When we had Jon Rolls on the BrianMadden.com Podcast last month, our conversation turned (as most seem to do) to the future of Windows. In this case, it wasn’t about the future of Windows on the endpoint, rather, we talked about the future of Windows Server, and how it seems that Microsoft is increasingly focused on Nano Server as a huge part of their overall strategy.
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Nano makes sense in the cloud, and you can make a strong case for it on-premises as well, due in no small part to the fact that we simply don’t require Windows to build applications for…well…Windows. There was a time when providing a GUI made a ton of sense, but for nearly all use cases these days, the one-GUI-per-VM (and all the other services that go along with it) is both unnecessary and crippling to you IT operations.
Without getting into all the details, mainly since they’re covered in so many other places (including here on BrianMadden.com), Nano is a virtualized infrastructure’s dream. Two years ago, Microsoft claimed it reduces VM size by 93%, has a 90% smaller security footprint, and requires 80% fewer reboots. With stats like that, why wouldn’t IT shift any application workload they could to Nano?
Though there are plenty of reasons IT departments aren’t in a hurry (32-bit workloads is a big one since Nano does not include WoW64 and many of those older applications rely on a local GUI instead of remote management), there is one broad exception that I can think of to this new age way of thinking: RDSH. To put it simply, without a full installation of Windows Server that includes an interactive session, there is no RDSH. How does that jive with what appears to the future of Microsoft’s datacenter operating system?
Maybe it doesn’t.
If Microsoft really is all-in on Nano as the future of Windows Server (which remains to be seen, but it certainly seems that way), what happens when the only reason they have left for keeping an interactive version of Windows Server around is essentially to keep alive a platform so that end users can access legacy applications? It seems silly to devote resources to develop and support the full Windows Server environment, RDS, and security updates when there is a perfectly good alternative that already does nearly all of that: Windows 10.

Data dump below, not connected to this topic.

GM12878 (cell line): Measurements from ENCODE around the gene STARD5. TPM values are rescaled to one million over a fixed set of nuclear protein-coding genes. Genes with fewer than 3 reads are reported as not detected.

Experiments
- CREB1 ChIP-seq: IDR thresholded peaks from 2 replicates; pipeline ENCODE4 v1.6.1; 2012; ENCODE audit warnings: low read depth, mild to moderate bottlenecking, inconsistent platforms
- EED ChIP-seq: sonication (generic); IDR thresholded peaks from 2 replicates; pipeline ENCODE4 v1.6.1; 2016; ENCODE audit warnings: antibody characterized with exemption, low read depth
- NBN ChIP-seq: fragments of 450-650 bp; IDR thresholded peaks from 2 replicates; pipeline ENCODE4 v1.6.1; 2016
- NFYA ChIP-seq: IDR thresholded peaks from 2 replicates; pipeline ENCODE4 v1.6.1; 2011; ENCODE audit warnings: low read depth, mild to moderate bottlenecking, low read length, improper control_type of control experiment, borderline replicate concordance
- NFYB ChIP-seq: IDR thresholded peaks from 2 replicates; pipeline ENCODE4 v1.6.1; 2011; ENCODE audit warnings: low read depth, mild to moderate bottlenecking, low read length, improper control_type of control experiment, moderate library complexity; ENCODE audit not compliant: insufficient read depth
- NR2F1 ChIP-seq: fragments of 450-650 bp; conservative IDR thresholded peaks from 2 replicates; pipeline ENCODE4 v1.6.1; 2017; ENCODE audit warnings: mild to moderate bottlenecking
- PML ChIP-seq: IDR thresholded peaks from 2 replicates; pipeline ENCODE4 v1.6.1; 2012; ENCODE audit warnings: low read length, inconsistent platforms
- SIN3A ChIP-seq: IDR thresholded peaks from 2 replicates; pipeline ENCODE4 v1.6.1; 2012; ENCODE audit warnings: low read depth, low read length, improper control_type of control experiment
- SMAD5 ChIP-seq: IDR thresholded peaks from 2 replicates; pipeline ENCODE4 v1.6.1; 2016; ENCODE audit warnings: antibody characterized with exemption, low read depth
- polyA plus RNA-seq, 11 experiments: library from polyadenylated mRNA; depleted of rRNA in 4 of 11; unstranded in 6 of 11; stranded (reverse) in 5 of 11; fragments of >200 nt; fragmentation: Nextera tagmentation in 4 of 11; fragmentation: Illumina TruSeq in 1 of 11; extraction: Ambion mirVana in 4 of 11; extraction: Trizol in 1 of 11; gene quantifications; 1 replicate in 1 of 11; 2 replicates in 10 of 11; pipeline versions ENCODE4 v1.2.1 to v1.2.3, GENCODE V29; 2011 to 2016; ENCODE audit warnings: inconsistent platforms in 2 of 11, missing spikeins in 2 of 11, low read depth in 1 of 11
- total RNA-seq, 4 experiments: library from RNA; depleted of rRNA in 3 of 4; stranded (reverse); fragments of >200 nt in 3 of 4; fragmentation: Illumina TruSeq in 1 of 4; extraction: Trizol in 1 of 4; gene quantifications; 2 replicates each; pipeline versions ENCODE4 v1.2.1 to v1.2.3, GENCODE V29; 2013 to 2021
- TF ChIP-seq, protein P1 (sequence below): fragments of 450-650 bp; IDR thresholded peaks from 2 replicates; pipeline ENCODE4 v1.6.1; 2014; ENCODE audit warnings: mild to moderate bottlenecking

What if Microsoft decided to make Windows 10 multi-user? Keep in mind, I don’t think anyone is in a hurry to do this, but signs of this eventually happening are everywhere if you look hard enough. We’ve covered the emergence of Nano already, but if we look at the changes Microsoft is making towards licensing Windows 10, we can see an opportunity that did not exist years ago. Windows 10 already supports per-user licensing, so that’s taken care of. It now supports running in multi-tenant environments, too. That’s the same as SPLA, but we’re getting there.
It’s been rumored since Windows 2000 that the client version of Windows is “only a few DLL’s away” from being able to be used as an RDSH server. After all, Windows client OSes have been multi-user for years, and there are/were hacks that leverage Fast User Switching to enable an RDSH-like functionality. The point is, it’s possible that Microsoft would barely have to lift a finger to make Windows 10 the go-to platform for interactive Windows sessions. For Microsoft, that would mean they’d only have to support a single platform that featured an interactive session. For us, it would mean we’d also only have to support one interactive OS, which would simplify management and application testing.
I want to be clear that I’m not predicting anything drastic in the near future. I thought it would be an interesting discussion to start, though, so I’d love to hear your thoughts. Here are some more things to chew on:
- What would Citrix/VMware/others do? For example, would you install XenApp or Horizon Apps on Windows 10? It sounds weird, but there’s probably not any reason it can’t be done. Citrix may be better positioned to do it since they’ve already got RemotePC, but nothing is impossible.
- Microsoft has already scaled back the desktop experience on Server 2016 by removing Edge and Windows Store (though this is to keep Server 2016 compatible with Microsoft’s LTSB support model for Windows Server).
- In a way this is already happening today, we just use single instances of Windows 10 and call it VDI.
So what do you think? Does RDSH’s future involve Windows 10? Will Windows Server 2016 be the last to include a GUI? I can’t really shoot any holes in the idea at a high level. It’s possible that more fundamental issues could arise, but for the moment the whole idea seems to hold water.